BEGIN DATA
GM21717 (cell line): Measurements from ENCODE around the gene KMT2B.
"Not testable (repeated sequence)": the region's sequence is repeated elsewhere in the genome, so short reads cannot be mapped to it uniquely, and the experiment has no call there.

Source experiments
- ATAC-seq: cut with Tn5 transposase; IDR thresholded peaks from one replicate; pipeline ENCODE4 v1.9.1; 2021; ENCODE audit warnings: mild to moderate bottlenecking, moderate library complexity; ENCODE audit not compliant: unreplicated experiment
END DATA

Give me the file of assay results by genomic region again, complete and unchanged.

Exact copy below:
GM21717 (cell line): Measurements from ENCODE around the gene KMT2B.
"Not testable (repeated sequence)": the region's sequence is repeated elsewhere in the genome, so short reads cannot be mapped to it uniquely, and the experiment has no call there.

Source experiments
- ATAC-seq: cut with Tn5 transposase; IDR thresholded peaks from one replicate; pipeline ENCODE4 v1.9.1; 2021; ENCODE audit warnings: mild to moderate bottlenecking, moderate library complexity; ENCODE audit not compliant: unreplicated experiment